Richard E. Grant, who did not win best supporting actor for his role in "Can You Ever Forgive Me," looked like he'd won a shelf full of Academy Awards, throwing off his jacket, untucking his shirt and loosening the top few buttons as he walked through the party with its thumping music, his face lit up with delight as Sunday night became Monday morning.
Jason Momoa of "Aquaman" was missing the shirt he wore earlier in the evening as a presenter, going bare-chested under his tuxedo jacket with his hair up in a bun as he handed out hugs and high-fives, towering over everyone around him.
James McAvoy turned his tuxedo shirt into an autograph book. It was covered with star-studded signatures in red sharpie as he danced alongside Emilia Clarke to "This Is How We Do It." Nearby on the dance floor, photographers and well-wishers crowded around newlyweds Nick Jonas and Priyanka Chopra, with many seeing them for the first since they married in India in December.
Just off the dance floor, Dick Van Dyke, 93 years old and holding a cane, swayed and grooved to hip-hop tunes as though he were still the romping chimney sweep from the original "Mary Poppins" 55 years earlier.
Oscar statuettes, as always, were the most popular accessories at the annual gala hosted by Vanity Fair editor Radhika Jones and held both indoors and out between the Annenberg Space for Photography and Beverly Hills City Hall.
Lady Gaga made one of the biggest stirs of the night when she walked in with platinum hair and golden trophy for best original song, for "Shallow" from "A Star Is Born." Spike Lee, dressed all in purple, proudly strode in holding his first competitive Oscar in a 30-year career, earned earlier in the evening for best original screenplay for "BlacKkKlansman."
At the end of the show, Lee had nearly stormed out of the ceremony when the feel-good tribute to racial harmony "Green Book" beat his and six other films for best picture, but a few hours later he said he had made peace with it and had congratulated several people who worked on the movie.
"I'm not going to trash the film. They won," Lee told The Associated Press as he walked in on the party's striped carpet. "This is not like sports, where you could go to the video and overturn the call. It's done."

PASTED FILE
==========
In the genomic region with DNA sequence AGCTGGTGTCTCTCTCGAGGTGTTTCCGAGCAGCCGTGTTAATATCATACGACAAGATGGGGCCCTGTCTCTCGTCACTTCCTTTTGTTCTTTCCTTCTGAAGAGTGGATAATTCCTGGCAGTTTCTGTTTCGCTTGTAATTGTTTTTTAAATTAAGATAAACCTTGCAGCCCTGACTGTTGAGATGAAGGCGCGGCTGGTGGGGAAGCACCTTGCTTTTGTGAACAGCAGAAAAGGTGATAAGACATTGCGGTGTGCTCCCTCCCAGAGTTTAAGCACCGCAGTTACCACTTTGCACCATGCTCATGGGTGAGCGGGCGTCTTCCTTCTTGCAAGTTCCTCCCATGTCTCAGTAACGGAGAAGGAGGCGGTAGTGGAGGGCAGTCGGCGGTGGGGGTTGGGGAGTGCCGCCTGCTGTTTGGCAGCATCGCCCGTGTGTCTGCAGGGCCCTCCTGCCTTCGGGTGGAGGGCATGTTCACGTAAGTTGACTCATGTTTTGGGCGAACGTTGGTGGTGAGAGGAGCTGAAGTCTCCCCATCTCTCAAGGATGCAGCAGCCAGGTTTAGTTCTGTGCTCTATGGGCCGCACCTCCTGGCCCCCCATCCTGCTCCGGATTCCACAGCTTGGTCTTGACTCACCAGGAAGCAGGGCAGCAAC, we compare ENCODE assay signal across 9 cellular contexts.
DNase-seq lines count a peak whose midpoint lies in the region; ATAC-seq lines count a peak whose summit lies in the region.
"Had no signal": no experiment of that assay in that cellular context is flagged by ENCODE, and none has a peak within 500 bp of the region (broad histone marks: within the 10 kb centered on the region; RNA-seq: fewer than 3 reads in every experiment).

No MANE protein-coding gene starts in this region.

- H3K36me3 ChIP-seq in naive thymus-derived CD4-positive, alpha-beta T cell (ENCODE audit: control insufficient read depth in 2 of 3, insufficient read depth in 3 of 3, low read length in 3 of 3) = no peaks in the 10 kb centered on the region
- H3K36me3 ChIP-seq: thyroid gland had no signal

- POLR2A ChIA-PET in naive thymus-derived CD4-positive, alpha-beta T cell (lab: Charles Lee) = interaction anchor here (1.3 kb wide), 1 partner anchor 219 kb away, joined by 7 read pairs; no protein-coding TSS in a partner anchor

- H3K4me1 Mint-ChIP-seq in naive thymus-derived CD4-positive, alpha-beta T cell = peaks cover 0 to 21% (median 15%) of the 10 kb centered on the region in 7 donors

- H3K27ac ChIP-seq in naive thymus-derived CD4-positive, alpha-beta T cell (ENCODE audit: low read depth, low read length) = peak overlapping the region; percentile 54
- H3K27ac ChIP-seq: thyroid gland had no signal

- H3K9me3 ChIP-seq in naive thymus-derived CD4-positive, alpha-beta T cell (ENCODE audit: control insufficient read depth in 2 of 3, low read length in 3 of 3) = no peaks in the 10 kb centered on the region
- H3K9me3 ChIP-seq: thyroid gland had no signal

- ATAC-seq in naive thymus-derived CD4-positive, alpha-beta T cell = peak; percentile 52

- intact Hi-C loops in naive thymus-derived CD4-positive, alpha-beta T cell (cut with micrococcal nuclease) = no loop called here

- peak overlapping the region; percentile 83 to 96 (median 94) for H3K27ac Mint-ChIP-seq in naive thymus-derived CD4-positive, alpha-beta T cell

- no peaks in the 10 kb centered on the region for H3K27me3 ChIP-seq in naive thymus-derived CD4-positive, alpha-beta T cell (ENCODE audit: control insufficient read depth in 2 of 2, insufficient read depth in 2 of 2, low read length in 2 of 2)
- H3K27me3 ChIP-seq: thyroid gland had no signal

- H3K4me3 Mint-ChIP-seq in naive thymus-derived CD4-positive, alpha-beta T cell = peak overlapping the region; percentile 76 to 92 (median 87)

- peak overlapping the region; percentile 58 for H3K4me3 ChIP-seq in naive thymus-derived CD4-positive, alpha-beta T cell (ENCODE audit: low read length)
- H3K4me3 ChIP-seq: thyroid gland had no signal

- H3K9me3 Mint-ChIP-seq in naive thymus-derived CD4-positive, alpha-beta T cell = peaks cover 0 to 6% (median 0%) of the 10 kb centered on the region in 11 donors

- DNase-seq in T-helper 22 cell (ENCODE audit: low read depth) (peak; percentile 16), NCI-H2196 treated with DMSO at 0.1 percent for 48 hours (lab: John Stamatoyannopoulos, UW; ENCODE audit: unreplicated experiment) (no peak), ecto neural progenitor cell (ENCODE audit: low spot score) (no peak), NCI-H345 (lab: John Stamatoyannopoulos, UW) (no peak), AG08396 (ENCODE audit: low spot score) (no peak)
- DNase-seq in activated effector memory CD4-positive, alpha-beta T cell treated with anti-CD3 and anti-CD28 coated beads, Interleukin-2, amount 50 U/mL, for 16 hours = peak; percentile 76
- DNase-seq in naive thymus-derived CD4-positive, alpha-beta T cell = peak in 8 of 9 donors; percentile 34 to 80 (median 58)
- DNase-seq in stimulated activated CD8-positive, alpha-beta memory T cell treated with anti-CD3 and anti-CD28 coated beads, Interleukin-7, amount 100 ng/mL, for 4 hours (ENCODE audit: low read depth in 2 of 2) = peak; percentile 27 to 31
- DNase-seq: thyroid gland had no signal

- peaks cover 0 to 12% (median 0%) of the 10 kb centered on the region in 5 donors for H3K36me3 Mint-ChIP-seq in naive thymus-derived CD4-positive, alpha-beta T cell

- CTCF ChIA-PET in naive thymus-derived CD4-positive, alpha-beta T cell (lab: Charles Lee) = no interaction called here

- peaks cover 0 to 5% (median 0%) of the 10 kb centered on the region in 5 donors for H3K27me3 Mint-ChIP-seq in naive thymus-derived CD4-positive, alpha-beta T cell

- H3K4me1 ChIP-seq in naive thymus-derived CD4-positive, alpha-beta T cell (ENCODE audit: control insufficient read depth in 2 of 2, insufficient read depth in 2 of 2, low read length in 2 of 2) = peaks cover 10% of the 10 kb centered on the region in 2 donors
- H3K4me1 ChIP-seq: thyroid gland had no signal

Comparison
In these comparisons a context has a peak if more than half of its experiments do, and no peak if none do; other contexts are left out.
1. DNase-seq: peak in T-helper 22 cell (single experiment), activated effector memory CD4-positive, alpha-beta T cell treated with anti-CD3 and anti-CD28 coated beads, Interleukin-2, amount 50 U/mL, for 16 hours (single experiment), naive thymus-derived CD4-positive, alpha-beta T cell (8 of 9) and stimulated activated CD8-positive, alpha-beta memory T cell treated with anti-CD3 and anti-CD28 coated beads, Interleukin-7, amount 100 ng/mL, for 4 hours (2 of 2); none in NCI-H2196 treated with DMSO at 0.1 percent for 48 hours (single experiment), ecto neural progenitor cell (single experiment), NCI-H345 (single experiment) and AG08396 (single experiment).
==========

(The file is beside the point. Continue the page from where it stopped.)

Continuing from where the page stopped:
There were also plenty of not-so-famous faces proudly sitting with statuettes and downing Dom Perignon. Winning an Oscar means instant celebrity status and a hard-to-get invitation to the party for the sound editors, special effects supervisors and short-form filmmakers fortunate enough to have their names called from the stage.
The party, as usual, had a big dose of big stars from outside of movies, including Taylor Swift, Duran Duran's Nick Rhodes, Amazon's Jeff Bezos and NFL star Odell Beckham Jr. Many gorged on the traditional highbrow and lowbrow fare, as servers walked the floor with boxes overflowing with In-N-Out burgers, trays of bottled milkshakes with paper straws and platters stacked with tiny carrot cakes.
Diana Ross, Ava DuVernay and Tracee Ellis Ross were among the approximately 100 guests who watched the Oscars telecast over a formal dinner that preceded the bigger party. Just after the ceremony, where multiple winners included "Green Book," ''Roma," ''Black Panther" and "Bohemian Rhapsody," most victors and nominees made a first stop at the Governors Ball, the official after-party just held a few floors up from the Oscars, to sip some champagne and sample some Wolfgang Puck cuisine, including thinly sliced Spanish ham, Japanese beef and fresh vegan pasta.
"Eighth Grade" star and presenter Elsie Fisher wandered the party with her dad, while Awkwafina did the same, grateful her public appearance was over. "It was nice to play a nervous person," she said after presenting a pair of Oscars with comedian John Mulaney, both acting intimidated at being part of Hollywood's biggest night.
Glenn Close may have missed out on the best actress prize for the seventh time, but she was in good spirits and in an entirely different outfit at the ball, where many stopped to tell her how great she is. "We're here for you, Glenn," one man said.
Many of the winners were all smiles, including "Free Solo" directors Jimmy Chin and Elizabeth Chai Vasarhelyi, and the women behind the short documentary "Period. End of Sentence," whose energy had not waned since their win a few hours prior.
Attendees clamored to talk to best actress winner Olivia Colman, who got her trophy engraved next to best director winner Alfonso Cuaron. He eventually found his "Roma" cast and crew, including Yalitza Aparicio and Marina de Tavira, to toast their win before heading to the Netflix party. And Mahershala Ali gladly posed with Angela Bassett, clutching his supporting actor trophy for "Green Book" proudly while smiling for the cameras.
But by 9:30, many had already started making their way to the Vanity Fair party, including Melissa McCarthy, who looked in good spirits despite having to hold up her own train.
Associated Press writers Lindsey Bahr in Los Angeles and Krysta Fauria in Beverly Hills contributed to this report. Follow Andrew Dalton on Twitter: https://twitter.com/andyjamesdalton .